When Jesse Hart is introduced before Friday night’s championship bout on a truTV card, the ring announcer no doubt will bellow that the fighter from Philadelphia’s rough north side has an untarnished record of 17-0. Yet Hart says it’s wrong to refer to him as undefeated.
“I’ve already taken my first loss,” says the 168-pound Hart, who will fight Aaron Pryor Jr. in one of the headlining bouts at the Cosmopolitan in Las Vegas. “I took the hardest shot in life. Nothing in the ring could be a greater loss than the one I already took with my brother.”
Hart’s older brother Damon was murdered in 2010 as he sat in the passenger seat of a car and was shot in the head from behind during a robbery. The killing sent Hart spiraling into depression so deep that he nearly quit boxing. Hart says he knew the identity of the shooter, who eventually was convicted and given a life sentence. But Hart’s first reaction to the loss of his brother was to plot avenging Damon’s death in the most violent way possible.
“I wanted retaliation at the time,” says Hart. “I carried an illegal gun. I’m not proud of that, and I hate that I was in that kind of mind frame. If I had gone through with it, I probably would have wound up dead or in jail.”
Instead, friends and family got him out of Philadelphia and into the U.S. Olympic Education Center in Michigan, where he trained for two years with Philly native Al Mitchell.
“That was a hard time in my life, and I still struggle with it,” says Hart, whose nickname is “Hard Work.”
Hart will defend his NABO and USBA super middleweight titles against Pryor. He earned his spot on the marquee for the MetroPCS Friday Night Knockout card with a sixth-round TKO of previously unbeaten Mike Jimenez in May.
That was Hart’s first 10-round fight and raised his profile significantly, as it came on the undercard of the Floyd Mayweather Jr.-Manny Pacquiao superfight. Top Rank promoter Bob Arum made a point of adding Hart to that historic night.
"He's one of my favorites," Arum told ESPN.com’s Dan Rafael. “I really, really like the kid.”
The promoter also is an admirer of Hart’s father Eugene, who went by the name of “Cyclone” when he fought in the '70s. Hart’s father is the guiding influence in his son’s career and still trains him, but the start was rocky.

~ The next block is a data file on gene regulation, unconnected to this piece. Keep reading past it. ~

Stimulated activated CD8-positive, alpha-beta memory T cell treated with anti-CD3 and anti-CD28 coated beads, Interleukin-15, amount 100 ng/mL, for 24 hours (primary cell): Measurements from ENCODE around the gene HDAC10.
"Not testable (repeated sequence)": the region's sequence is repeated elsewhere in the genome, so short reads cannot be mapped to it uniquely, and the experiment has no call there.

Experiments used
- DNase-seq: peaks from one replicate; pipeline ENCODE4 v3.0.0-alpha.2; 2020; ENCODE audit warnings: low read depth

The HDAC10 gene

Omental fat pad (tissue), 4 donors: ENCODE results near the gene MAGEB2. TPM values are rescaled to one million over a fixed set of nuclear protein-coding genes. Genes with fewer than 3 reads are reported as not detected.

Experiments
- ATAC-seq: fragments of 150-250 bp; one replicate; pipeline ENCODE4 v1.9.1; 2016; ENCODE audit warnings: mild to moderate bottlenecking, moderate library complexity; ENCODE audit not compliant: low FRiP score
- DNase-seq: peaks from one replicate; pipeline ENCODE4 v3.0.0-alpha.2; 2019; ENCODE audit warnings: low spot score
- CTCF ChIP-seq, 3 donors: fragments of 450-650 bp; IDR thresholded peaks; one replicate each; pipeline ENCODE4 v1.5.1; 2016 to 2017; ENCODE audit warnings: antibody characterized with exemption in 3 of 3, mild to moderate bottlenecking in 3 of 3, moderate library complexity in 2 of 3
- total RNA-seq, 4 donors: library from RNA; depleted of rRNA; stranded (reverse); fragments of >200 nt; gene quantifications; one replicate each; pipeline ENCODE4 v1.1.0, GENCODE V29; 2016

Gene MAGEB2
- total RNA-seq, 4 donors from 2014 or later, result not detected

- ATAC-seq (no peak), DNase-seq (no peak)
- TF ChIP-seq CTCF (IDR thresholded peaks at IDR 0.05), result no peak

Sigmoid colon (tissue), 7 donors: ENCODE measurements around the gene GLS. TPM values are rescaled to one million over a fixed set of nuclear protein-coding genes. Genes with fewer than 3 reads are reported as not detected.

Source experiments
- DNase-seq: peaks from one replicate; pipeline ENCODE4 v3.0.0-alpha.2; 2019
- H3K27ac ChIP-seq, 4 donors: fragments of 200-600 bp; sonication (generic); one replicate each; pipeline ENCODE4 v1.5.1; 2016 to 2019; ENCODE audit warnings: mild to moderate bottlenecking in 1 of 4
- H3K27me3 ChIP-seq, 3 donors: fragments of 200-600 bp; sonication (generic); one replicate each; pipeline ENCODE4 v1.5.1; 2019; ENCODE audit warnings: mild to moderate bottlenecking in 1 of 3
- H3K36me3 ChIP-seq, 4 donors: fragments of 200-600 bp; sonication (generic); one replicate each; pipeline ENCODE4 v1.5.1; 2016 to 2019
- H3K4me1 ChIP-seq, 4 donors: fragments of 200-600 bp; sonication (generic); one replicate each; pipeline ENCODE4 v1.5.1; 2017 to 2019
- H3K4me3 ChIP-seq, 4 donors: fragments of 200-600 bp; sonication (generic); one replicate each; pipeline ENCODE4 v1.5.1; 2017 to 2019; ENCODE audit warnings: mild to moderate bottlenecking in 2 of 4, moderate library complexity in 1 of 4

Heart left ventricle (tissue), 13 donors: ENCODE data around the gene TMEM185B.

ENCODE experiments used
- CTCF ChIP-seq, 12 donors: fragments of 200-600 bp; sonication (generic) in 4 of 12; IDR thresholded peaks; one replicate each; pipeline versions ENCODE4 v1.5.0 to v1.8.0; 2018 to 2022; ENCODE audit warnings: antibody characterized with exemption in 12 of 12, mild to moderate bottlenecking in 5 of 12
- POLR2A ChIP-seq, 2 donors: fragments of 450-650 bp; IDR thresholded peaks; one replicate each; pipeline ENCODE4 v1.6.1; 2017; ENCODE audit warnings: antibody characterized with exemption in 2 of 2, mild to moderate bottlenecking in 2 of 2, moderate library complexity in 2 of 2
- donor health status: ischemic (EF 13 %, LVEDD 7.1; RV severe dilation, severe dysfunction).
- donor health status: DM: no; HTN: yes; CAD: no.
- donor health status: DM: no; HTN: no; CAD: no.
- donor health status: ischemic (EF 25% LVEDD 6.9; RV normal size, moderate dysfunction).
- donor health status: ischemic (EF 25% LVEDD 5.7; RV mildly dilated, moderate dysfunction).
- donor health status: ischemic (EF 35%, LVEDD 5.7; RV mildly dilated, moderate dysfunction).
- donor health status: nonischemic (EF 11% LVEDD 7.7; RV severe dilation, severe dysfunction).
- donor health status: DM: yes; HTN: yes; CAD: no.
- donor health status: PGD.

“At first, I was forced into it,” Hart says of his introduction to boxing at the age of six. “But then I grew to love it.”
His father always had Hart working on his footwork or other fundamentals, and Hart remembers resisting at first but then falling in love with boxing about the time he turned eight and started developing skills.
"I’d be standing in front of the mirror until 3 a.m. when I was eight, working on my jab," says Hart. "That’s the punch I think I’ve perfected. Sometimes my dad would tie my right hand behind my back and say, 'The left is all you got. Now make it work.'"
Being the son of Cyclone meant Hart regularly talked with many of Philadelphia’s boxing legends, including former world heavyweight champion Joe Frazier.
"My dad surrounded me with those guys," says Hart. "As a kid Joe Frazier drove me to school. He’d drive by in a flashy Cadillac and say, 'Yo, kid, get in.'"
Two other famous Philly fighters he grew close to were Bennie Briscoe, one of the most feared middleweights in the '70s, and Matthew Saad Muhammad, who once reigned as the world light heavyweight champion.
Hart’s father always emphasized boxing history, which led to his son studying films and stories about the fighter he considers the greatest of all time, Sugar Ray Robinson.
“My dad told me not to become just another fighter,” says Hart. “He taught me I have to work twice as hard as my competition and that I have to be perfect at everything, not just boxing. That’s how Sugar Ray Robinson was. He could talk, he had charm, people loved him. And he never quit signing autographs.”